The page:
A man waiting at a lonely crossroads suddenly realizes that a cropduster pilot is plunging down towards him with death in his eyes. Why? A house lifts up out of the city, carried aloft by thousands of helium balloons. Who’s in it? Where’s it going?This is one of the most exciting but dangerous ways to generate an idea. You’re essentially starting with the poster: an arresting image that would make anybody want to see more. All that you’re missing is characters and a plot and a theme. The danger, of course, is that once your hero comes to life, he’ll think of easier ways to get down to the Amazon. If you start in the middle, there’s no guarantee that your hero will want to get there.
I’ve had an image in my head for a while: a horde of Tyrannosauruses rampaging down the streets of modern day New York. How did they get there? And who will discover the cause of the problem? And why will the audience love that character? And what does any of this have to do with any genuine emotion of mine? Most importantly, what is the metaphor here? The image gives me none of this. It’s just a great poster.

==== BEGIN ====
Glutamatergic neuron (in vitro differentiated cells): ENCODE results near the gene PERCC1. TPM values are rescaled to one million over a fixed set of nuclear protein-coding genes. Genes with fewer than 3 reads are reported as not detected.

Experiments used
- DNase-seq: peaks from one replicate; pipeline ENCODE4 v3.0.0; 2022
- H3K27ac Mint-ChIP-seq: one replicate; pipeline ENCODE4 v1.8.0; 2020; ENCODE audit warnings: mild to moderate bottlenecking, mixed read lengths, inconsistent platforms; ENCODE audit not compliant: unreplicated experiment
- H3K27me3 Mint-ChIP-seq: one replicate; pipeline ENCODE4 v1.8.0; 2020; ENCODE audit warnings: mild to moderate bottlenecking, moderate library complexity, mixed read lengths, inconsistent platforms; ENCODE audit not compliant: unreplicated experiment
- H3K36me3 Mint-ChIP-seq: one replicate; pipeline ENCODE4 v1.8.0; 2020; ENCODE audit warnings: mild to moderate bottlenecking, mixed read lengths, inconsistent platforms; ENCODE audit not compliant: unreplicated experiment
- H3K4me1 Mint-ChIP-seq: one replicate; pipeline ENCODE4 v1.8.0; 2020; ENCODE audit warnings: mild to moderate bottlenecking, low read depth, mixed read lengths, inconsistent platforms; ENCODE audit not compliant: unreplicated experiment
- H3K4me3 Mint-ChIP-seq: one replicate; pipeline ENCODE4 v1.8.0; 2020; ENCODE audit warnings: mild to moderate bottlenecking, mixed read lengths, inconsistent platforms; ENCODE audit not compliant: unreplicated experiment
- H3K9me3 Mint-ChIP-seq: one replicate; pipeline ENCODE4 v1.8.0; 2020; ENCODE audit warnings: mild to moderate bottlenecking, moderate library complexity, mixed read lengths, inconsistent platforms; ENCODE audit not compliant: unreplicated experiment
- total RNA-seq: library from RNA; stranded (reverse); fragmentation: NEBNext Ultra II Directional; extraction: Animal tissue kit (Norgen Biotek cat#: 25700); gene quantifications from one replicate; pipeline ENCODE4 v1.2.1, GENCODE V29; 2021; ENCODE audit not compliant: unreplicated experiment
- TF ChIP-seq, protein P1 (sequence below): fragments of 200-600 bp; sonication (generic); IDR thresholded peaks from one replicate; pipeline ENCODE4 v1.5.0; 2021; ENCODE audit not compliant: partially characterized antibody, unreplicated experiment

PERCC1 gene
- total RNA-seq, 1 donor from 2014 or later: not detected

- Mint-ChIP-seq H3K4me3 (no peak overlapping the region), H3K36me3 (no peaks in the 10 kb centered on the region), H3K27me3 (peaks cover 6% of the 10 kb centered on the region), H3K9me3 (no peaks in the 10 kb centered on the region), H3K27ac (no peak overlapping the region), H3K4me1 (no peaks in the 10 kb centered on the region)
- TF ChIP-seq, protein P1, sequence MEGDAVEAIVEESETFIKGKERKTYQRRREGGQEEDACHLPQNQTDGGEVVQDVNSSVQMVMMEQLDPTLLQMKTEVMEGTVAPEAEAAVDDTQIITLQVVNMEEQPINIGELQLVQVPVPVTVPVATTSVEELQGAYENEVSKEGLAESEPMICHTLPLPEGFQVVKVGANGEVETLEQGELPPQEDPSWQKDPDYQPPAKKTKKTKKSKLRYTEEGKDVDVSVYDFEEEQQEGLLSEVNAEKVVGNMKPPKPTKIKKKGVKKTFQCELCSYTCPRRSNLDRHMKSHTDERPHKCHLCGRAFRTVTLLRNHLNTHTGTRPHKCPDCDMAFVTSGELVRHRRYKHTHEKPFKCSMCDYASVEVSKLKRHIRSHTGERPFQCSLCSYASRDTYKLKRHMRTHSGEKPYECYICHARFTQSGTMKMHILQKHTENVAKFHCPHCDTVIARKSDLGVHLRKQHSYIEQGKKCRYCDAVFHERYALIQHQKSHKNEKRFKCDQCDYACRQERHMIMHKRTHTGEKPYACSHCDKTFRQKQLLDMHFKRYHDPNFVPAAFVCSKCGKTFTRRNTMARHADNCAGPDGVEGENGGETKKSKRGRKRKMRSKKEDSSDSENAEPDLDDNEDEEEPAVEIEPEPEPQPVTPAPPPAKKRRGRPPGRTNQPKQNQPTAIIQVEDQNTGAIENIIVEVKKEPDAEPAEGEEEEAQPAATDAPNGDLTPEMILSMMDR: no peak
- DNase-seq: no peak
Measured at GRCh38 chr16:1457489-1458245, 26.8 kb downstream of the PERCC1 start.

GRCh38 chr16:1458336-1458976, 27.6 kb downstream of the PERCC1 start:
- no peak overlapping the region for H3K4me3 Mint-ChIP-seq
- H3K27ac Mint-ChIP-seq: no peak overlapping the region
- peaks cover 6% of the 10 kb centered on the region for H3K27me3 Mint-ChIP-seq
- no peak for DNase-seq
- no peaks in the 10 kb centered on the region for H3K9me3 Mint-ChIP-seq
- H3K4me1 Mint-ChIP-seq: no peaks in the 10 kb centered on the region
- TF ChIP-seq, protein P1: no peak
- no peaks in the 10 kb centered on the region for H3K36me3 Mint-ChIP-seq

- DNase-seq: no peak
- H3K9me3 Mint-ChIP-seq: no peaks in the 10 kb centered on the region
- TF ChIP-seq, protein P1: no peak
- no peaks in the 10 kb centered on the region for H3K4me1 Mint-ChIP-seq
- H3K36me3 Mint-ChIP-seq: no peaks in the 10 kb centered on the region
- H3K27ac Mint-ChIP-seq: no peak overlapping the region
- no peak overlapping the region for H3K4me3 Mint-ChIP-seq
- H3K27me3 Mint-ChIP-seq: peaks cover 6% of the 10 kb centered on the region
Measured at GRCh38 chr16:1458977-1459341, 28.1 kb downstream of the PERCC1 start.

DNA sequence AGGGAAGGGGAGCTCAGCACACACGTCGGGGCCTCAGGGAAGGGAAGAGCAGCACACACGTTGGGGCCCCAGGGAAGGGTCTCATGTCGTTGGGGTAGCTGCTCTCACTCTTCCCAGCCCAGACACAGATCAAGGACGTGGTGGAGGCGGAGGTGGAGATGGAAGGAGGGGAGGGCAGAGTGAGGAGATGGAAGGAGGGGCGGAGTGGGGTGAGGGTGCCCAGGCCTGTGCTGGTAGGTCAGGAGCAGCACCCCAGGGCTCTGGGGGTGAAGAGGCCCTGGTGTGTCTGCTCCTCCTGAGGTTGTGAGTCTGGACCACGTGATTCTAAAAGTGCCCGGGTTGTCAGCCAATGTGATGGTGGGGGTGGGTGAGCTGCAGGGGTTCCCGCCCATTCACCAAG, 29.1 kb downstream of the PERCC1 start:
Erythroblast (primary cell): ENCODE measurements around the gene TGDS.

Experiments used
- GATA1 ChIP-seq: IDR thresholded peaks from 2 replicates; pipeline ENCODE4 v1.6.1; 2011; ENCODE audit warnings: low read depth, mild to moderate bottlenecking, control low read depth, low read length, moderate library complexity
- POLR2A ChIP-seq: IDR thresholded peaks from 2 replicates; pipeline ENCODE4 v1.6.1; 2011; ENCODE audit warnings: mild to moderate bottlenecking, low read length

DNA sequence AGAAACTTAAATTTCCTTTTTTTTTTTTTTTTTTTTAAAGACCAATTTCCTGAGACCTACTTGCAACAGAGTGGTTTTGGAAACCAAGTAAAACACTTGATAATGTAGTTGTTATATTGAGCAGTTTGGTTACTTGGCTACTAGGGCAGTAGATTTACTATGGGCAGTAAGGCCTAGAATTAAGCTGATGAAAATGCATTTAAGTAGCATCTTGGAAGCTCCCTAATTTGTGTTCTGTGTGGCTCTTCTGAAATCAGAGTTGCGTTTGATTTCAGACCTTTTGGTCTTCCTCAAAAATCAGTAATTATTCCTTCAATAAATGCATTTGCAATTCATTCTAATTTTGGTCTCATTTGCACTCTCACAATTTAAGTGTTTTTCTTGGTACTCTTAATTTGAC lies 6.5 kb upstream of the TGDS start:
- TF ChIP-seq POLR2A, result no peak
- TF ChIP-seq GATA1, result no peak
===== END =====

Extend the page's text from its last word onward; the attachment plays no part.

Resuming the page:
Ultimately, it’s much more organic to start with a universal emotion and extrapolate an extreme situation from it, rather than starting with an extreme situation and reducing it back down to the emotion at its core. But it can work either way, if you’re very careful.
Pixar is especially good at this. I would imagine that most of their movies began with an image (toys coming to life, a mouse-chef in a human kitchen, a ruined planet covered in trash), but they don’t move forward until they’ve connected those concepts to very universal emotions.